Monday, March 31, 2008

Monday Myth: Crane Flies

Adult Crane flies mating
(family Tipulidae)

Crane flies belong to the family Tipulidae, and are not "giant mosquitoes", or even mosquito-eaters ("skeeter eaters" is their common name where I come from). Adult Crane flies don't suck blood, they don't bite, pierce, or sting. In fact, the adult life stage lasts just long enough to breed, so many species forego feeding altogether (those that don't are nectar feeders). You can't get any more benign that that.

They are similar to mosquitoes with their long legs and snout-like head. A minority number of Crane fly species are even small enough to mistake for a mosquito at first blush. But the majority of Crane flies are 1-2". They belong to the Diptera order of insects (flies), and as such their second pair of wings is modified into little navigational nubbins called "halteres". The halteres act as a rudder of sorts, and are easier to see in Crane flies than other smaller flies. They're located behind the front wings, and are short with a club-like tip.

Crane flies are a floppy flier, and if one happens to fly into your ear or something (which they do pretty often because, with all due respect to nature, they seem pretty stupid), then you might hear their wings give off a faint, low buzz. But most of the time they're a quiet flyer, just looking for a dark, undisturbed place in your home to hang out (on walls, in closets, bathrooms, last week I found one resting in my cat's litter box -- kinda gross).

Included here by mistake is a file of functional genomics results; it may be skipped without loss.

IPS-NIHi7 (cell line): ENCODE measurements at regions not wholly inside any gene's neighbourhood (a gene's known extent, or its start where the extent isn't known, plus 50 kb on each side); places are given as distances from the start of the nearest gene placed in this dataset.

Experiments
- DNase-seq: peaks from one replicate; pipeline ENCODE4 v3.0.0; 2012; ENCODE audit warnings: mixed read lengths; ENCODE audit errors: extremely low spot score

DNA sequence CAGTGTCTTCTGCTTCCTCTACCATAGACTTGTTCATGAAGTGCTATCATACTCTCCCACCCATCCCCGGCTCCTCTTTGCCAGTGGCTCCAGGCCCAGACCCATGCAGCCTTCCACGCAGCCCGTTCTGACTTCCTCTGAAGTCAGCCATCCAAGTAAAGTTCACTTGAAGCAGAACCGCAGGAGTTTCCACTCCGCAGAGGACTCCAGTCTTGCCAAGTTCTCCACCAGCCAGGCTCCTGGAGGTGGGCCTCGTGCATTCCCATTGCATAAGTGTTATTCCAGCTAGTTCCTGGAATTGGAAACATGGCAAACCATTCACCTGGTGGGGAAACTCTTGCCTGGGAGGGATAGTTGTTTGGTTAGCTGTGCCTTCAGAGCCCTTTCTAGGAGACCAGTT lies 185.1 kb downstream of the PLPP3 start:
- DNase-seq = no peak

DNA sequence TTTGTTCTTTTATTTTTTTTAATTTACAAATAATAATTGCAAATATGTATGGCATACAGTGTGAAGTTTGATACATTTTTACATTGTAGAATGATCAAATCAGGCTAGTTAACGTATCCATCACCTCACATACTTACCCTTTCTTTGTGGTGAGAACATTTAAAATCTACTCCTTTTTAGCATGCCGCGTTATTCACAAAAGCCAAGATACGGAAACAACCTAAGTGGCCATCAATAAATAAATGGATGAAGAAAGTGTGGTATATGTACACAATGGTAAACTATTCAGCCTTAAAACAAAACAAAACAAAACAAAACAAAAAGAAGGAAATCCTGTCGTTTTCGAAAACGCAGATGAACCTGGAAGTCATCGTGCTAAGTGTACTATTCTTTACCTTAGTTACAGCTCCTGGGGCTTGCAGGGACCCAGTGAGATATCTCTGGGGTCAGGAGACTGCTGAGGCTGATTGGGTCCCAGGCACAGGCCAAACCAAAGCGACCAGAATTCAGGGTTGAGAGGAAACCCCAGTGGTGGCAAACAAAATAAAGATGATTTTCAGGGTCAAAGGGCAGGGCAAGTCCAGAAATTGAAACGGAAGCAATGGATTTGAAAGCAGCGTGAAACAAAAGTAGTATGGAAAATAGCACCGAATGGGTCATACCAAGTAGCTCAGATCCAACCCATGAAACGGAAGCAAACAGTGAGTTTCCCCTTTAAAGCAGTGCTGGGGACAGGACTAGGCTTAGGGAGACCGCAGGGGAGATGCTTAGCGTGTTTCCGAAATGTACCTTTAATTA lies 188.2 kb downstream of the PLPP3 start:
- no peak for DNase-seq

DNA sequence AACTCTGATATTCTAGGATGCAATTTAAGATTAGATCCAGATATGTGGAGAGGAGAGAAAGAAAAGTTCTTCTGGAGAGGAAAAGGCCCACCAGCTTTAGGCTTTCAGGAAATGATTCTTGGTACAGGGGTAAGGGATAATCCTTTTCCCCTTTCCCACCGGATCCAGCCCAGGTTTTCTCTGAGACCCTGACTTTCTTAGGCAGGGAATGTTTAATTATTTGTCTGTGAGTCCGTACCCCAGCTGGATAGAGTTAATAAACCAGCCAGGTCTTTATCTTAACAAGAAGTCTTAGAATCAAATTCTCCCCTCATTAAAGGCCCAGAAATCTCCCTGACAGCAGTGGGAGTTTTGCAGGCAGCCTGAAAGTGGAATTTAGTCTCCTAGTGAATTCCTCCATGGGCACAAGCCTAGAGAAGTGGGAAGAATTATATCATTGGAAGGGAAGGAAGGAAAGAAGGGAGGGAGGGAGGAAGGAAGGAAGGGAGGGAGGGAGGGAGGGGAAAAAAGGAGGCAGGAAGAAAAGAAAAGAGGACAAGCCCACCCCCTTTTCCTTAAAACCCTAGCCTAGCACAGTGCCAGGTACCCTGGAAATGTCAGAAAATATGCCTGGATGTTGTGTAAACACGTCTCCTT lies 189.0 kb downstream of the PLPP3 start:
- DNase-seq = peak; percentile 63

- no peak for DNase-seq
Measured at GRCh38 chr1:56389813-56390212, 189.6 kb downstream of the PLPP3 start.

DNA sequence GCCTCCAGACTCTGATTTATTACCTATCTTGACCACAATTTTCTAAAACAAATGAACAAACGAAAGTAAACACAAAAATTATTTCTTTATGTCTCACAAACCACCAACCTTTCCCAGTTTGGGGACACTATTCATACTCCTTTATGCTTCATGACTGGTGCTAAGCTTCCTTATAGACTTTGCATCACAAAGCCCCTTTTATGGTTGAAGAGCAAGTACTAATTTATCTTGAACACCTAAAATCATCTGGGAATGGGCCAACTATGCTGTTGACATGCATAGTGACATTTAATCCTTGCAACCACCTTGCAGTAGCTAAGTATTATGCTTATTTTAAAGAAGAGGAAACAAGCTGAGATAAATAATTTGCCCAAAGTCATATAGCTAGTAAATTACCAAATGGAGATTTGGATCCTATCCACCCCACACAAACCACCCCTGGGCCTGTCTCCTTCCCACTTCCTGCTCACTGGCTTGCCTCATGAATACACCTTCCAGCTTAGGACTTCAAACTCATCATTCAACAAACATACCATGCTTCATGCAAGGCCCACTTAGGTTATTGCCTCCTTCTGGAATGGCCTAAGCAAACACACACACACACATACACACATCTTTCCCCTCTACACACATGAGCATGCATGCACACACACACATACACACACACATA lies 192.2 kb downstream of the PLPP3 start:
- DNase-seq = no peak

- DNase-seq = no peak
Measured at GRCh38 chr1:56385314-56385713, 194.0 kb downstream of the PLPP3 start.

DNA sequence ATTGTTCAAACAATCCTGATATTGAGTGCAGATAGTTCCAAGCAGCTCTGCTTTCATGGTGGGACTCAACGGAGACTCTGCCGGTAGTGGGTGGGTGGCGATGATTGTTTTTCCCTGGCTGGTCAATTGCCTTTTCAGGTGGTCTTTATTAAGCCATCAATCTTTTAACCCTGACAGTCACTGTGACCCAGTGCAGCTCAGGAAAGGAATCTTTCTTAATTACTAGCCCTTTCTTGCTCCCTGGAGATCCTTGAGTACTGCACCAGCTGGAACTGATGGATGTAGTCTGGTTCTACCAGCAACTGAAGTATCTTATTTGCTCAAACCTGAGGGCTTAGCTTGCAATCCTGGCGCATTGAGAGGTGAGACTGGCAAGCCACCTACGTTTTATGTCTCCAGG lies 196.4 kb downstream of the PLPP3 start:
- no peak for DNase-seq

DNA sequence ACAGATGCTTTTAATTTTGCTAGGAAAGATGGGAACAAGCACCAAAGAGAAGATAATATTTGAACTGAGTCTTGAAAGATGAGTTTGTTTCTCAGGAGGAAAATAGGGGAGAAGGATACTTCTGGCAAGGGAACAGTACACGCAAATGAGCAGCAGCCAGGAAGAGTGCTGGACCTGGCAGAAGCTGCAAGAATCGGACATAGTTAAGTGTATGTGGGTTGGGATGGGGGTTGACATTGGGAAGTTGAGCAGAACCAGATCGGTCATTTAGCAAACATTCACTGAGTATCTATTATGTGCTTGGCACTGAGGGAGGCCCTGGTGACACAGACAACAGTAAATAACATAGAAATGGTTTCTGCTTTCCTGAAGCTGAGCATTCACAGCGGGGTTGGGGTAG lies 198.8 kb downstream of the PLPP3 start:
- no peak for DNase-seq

The larvae aren't well described. They're small, and either soil-dwelling or aquatic (freshwater). Some of the aquatic species of Crane fly larvae eat mosquito larvae. The soil-dwelling larvae sometimes feed on the roots of plants, and are maligned as turf pests when they do. Golf courses really don't like them.

The adults may be nuisance pests, but they don't pose a significant health threat. They're pretty fragile and squash easily. Keeping screen doors closed is the best way to prevent them from coming inside. We've had a ton of Crane fly activity here in the southwest for about a month. By May the rest of the country should be enjoying their floppy-flying fun.

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